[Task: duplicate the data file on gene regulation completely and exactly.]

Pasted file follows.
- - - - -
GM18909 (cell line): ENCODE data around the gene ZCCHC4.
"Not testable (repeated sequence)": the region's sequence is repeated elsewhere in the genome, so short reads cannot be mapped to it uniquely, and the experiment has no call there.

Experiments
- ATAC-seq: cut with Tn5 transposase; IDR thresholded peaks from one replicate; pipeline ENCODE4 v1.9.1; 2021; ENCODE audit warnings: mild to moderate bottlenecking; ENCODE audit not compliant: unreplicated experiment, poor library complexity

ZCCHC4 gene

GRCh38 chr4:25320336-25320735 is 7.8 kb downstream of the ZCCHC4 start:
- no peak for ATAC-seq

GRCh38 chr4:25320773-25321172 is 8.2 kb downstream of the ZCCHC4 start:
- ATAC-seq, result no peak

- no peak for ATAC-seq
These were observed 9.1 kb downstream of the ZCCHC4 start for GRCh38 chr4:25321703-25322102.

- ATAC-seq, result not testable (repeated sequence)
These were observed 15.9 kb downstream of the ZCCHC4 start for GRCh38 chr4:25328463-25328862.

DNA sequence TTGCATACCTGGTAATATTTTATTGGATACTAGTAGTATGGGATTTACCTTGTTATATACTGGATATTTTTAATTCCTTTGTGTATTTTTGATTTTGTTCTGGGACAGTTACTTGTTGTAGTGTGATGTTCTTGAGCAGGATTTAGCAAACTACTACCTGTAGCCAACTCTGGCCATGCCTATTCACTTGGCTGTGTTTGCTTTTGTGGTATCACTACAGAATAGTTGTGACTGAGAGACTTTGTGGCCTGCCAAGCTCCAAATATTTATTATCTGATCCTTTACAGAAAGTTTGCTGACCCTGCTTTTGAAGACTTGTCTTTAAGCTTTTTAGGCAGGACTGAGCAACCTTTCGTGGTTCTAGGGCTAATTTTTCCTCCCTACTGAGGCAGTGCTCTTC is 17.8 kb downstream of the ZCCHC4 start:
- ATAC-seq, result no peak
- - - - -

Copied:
GM18909 (cell line): ENCODE data around the gene ZCCHC4.
"Not testable (repeated sequence)": the region's sequence is repeated elsewhere in the genome, so short reads cannot be mapped to it uniquely, and the experiment has no call there.

Experiments
- ATAC-seq: cut with Tn5 transposase; IDR thresholded peaks from one replicate; pipeline ENCODE4 v1.9.1; 2021; ENCODE audit warnings: mild to moderate bottlenecking; ENCODE audit not compliant: unreplicated experiment, poor library complexity

ZCCHC4 gene

GRCh38 chr4:25320336-25320735 is 7.8 kb downstream of the ZCCHC4 start:
- no peak for ATAC-seq

GRCh38 chr4:25320773-25321172 is 8.2 kb downstream of the ZCCHC4 start:
- ATAC-seq, result no peak

- no peak for ATAC-seq
These were observed 9.1 kb downstream of the ZCCHC4 start for GRCh38 chr4:25321703-25322102.

- ATAC-seq, result not testable (repeated sequence)
These were observed 15.9 kb downstream of the ZCCHC4 start for GRCh38 chr4:25328463-25328862.

DNA sequence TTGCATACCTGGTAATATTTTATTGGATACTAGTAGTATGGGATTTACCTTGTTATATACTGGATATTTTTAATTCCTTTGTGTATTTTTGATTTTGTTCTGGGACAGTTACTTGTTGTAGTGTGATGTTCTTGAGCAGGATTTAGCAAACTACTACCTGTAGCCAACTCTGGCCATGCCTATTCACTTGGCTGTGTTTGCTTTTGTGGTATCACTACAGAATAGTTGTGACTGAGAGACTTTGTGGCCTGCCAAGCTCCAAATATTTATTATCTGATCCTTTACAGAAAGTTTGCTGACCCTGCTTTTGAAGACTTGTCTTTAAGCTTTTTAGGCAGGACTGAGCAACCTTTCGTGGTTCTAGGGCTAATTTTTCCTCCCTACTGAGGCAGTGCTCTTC is 17.8 kb downstream of the ZCCHC4 start:
- ATAC-seq, result no peak